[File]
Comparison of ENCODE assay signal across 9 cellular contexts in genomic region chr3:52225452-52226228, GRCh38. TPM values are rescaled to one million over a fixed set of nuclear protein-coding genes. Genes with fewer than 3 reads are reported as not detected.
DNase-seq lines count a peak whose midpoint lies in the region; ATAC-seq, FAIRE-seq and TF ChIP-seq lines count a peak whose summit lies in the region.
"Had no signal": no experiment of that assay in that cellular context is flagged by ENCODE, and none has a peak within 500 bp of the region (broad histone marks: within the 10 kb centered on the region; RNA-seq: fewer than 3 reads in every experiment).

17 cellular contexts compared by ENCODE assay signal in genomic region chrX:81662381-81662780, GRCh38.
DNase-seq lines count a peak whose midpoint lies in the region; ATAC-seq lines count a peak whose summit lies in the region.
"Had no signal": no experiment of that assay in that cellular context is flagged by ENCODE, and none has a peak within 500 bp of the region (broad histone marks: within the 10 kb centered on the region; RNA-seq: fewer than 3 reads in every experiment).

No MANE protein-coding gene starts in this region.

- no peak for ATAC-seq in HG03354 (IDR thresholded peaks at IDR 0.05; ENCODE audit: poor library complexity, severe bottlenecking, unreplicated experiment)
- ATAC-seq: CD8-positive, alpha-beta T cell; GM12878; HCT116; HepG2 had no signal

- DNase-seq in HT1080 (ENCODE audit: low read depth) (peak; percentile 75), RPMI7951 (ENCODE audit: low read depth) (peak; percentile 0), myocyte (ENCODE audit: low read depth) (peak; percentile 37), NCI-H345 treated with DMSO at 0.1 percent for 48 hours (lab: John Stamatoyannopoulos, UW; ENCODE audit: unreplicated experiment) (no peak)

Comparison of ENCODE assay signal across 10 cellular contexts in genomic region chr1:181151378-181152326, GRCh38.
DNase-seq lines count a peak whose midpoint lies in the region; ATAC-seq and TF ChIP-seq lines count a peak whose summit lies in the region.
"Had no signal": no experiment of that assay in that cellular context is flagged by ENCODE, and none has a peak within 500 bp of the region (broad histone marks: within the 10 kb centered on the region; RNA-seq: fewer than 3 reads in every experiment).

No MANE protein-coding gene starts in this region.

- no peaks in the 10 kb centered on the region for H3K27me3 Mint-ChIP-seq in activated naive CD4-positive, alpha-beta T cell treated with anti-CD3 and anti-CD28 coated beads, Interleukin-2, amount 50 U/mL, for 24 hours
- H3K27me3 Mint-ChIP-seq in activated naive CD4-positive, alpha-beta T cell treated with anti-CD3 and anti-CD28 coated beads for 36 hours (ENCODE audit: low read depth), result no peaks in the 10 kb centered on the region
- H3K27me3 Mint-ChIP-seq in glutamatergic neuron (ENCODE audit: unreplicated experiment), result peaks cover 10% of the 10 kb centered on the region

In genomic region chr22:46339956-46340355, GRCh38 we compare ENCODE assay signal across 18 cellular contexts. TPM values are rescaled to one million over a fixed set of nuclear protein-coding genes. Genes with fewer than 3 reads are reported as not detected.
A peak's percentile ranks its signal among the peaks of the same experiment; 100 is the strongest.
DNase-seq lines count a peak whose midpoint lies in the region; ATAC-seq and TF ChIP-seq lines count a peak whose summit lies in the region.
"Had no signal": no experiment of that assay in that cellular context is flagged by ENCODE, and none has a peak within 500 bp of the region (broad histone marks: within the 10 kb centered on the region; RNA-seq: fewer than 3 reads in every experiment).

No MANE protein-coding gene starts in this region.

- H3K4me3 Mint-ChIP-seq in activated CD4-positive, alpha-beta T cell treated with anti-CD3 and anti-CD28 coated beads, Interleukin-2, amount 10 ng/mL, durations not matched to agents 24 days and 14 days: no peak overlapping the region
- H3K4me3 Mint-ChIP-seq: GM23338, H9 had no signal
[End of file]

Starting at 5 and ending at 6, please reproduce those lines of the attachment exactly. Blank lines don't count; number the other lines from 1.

DNase-seq lines count a peak whose midpoint lies in the region; ATAC-seq lines count a peak whose summit lies in the region.
"Had no signal": no experiment of that assay in that cellular context is flagged by ENCODE, and none has a peak within 500 bp of the region (broad histone marks: within the 10 kb centered on the region; RNA-seq: fewer than 3 reads in every experiment).